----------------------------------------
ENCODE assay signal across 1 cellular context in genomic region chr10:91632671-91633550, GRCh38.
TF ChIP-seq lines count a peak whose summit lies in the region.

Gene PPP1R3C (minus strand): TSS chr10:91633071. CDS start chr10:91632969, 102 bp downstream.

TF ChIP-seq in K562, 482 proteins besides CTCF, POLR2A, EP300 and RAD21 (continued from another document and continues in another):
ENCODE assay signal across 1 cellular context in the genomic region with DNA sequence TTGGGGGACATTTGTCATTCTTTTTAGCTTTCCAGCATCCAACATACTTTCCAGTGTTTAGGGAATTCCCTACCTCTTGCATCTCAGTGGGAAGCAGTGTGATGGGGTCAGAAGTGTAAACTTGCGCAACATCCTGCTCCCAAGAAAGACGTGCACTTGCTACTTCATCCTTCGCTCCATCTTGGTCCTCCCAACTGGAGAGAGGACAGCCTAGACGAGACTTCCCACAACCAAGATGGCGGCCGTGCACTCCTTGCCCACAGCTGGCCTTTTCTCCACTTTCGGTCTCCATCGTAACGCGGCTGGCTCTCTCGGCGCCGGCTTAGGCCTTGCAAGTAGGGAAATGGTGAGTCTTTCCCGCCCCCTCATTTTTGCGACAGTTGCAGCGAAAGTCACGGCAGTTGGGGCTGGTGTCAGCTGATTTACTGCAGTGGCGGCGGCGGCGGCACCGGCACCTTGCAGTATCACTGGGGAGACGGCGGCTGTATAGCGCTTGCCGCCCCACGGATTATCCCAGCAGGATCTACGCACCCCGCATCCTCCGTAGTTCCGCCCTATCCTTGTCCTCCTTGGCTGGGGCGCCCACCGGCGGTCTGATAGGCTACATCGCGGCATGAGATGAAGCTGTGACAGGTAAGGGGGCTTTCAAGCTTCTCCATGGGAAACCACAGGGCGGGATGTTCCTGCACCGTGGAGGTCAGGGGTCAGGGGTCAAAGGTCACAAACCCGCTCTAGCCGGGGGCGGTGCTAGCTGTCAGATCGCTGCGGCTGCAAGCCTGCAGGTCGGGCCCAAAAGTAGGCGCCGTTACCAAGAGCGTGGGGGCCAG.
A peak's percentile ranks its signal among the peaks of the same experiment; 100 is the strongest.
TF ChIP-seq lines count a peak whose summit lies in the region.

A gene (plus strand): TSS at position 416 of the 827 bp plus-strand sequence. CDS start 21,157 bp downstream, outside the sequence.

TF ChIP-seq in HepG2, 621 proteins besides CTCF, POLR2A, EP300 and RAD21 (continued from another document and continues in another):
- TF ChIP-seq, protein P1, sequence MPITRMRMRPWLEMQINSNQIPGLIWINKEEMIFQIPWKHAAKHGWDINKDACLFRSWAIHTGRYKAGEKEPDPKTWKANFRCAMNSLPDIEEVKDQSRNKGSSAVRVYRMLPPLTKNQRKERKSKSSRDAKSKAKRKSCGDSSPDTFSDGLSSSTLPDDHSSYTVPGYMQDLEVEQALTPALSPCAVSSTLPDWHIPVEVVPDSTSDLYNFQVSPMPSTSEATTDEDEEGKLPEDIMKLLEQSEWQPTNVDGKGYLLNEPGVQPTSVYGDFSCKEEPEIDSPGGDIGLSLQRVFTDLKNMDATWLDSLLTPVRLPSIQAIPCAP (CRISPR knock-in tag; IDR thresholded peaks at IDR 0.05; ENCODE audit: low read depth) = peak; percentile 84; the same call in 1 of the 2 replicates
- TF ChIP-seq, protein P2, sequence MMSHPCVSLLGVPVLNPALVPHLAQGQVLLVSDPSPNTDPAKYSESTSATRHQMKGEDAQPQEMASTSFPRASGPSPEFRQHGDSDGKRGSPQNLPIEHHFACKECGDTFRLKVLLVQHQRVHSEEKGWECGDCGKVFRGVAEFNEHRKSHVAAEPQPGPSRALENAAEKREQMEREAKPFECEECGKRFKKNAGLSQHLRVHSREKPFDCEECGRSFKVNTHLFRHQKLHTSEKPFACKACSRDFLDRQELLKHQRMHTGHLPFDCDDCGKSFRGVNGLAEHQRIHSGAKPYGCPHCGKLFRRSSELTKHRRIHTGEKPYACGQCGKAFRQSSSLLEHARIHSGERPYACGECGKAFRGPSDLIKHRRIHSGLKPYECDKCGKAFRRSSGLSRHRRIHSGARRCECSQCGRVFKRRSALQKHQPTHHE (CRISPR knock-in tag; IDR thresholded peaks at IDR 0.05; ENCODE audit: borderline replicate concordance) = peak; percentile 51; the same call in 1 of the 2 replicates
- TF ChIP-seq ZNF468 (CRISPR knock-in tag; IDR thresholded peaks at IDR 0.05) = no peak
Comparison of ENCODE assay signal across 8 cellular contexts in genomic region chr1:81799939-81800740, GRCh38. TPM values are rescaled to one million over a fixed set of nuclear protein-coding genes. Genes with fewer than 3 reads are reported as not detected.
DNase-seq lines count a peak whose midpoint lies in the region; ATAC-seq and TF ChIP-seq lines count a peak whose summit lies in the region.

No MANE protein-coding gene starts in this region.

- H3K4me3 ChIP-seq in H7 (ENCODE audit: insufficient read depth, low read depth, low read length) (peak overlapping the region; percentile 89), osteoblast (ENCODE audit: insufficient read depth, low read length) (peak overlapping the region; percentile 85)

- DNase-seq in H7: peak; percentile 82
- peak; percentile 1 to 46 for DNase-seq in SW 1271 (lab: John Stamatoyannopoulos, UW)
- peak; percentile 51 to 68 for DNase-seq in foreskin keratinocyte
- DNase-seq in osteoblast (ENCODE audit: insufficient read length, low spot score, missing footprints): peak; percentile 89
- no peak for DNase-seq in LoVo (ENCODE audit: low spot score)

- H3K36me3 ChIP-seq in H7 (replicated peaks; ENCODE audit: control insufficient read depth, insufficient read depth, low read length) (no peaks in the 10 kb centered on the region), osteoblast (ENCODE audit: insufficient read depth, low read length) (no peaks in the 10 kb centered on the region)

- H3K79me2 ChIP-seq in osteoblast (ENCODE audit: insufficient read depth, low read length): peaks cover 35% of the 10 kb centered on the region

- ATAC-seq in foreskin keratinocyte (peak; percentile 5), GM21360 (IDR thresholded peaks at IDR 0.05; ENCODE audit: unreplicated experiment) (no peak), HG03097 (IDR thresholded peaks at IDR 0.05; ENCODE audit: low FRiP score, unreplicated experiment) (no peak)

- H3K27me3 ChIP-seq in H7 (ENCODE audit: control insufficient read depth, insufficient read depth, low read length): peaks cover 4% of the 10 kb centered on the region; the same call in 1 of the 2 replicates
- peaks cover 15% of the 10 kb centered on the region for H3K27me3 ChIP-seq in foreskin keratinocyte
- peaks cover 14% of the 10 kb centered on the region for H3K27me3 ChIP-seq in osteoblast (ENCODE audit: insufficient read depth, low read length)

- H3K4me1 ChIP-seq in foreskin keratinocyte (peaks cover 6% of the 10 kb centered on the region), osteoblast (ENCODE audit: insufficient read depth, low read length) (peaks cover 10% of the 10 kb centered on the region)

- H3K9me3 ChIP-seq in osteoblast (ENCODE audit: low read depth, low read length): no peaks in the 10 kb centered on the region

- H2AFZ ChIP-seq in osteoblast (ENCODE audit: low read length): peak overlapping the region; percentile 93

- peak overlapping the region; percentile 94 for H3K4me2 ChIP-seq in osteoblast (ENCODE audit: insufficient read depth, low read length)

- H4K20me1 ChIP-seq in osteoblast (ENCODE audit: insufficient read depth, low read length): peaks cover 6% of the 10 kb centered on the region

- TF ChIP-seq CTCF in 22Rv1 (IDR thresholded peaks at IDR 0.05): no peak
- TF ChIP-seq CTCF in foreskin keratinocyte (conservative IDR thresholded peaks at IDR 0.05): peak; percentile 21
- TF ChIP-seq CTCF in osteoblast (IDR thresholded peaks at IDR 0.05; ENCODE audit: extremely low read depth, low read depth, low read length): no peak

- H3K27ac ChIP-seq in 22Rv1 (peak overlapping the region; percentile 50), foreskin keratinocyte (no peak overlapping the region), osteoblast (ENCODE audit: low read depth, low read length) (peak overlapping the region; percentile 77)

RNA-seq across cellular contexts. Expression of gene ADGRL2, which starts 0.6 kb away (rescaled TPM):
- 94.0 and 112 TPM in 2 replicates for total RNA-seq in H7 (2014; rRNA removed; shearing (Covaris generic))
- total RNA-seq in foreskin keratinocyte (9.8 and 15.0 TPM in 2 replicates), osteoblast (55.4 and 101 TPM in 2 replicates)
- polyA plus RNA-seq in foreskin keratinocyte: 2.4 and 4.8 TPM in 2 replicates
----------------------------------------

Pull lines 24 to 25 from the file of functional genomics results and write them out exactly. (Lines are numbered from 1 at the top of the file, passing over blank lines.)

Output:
- ATAC-seq in foreskin keratinocyte (peak; percentile 5), GM21360 (IDR thresholded peaks at IDR 0.05; ENCODE audit: unreplicated experiment) (no peak), HG03097 (IDR thresholded peaks at IDR 0.05; ENCODE audit: low FRiP score, unreplicated experiment) (no peak)

- H3K27me3 ChIP-seq in H7 (ENCODE audit: control insufficient read depth, insufficient read depth, low read length): peaks cover 4% of the 10 kb centered on the region; the same call in 1 of the 2 replicates